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Georgia Baptist churches preparing for 2005 "What Now?" evangelistic strategy

 

Georgia Baptists still have a ways to go.

While a string of annual reports have shown an increasing number of baptisms, a rise in church membership, and growth in attendance in worship and Sunday School, those figures offer a false sense of security when viewed against a background of real population growth. While more Georgians are finding faith in Christ, statistics indicate that nearly 70 percent of the state’s 8,383,915 residents remain unchurched.

Joe Westbury

Georgia Baptist laity, such as these evangelism team members from Valdosta's Northside Church, will be equipped in 2004 through a series of Super Evangelism Seminars being held statewide. The practical workshops will train church staff as well as laypersons in new strategies in revival, prayer, and witnessing. The training sessions are being conducted through the GBC's Executive Office for Evangelization as part of the national SBC 'What Now?' strategy.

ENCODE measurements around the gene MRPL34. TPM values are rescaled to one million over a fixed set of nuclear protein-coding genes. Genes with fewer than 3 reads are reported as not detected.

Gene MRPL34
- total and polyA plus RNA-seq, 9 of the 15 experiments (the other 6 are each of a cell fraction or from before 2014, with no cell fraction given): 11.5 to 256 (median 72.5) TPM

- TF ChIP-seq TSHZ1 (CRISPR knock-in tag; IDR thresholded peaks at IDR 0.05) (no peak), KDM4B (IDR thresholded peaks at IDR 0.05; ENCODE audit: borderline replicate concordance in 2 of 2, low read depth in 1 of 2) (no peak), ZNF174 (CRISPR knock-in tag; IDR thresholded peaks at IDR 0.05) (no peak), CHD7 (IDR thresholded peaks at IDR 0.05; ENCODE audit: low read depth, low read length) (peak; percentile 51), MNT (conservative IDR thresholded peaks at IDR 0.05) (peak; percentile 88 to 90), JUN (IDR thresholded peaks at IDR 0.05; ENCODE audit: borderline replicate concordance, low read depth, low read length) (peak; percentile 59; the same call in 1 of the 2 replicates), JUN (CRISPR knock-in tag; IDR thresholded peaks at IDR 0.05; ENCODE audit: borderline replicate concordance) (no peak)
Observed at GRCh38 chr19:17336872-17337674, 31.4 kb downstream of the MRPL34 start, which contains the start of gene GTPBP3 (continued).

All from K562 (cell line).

"Georgia Baptists are to be commended for year-over-year increases in several areas as reported on the Annual Church Profile for the past several years," said GBC Executive Director J. Robert White. "But the truth of the matter is we are simply not keeping up with the explosive growth that has come to Georgia in the past several years."

That streak of continued gains may be at an end if churches do not catch the vision of a lost population in need of the gospel. Figures from the 2002 Annual Church Profile, the most recent available, show the state’s baptisms dropped 5.3 percent in 2002 from 2001, from 36,280 to 34,482. And, that was a decrease of 2,700 from the state’s highest year of 37,182 reported in 1998.

"One year’s figures do not indicate a trend, but if left unchecked does not bode well for the future," says Mike Minnix, vice president for the Executive Office for Evangelization.

Baptisms in the previous decade may have increased from 32,194 in 1990 to 37,016 in 2000 — an increase of 15 percent — but they pale when viewed against the state’s 26.4 percent population jump during the same time frame.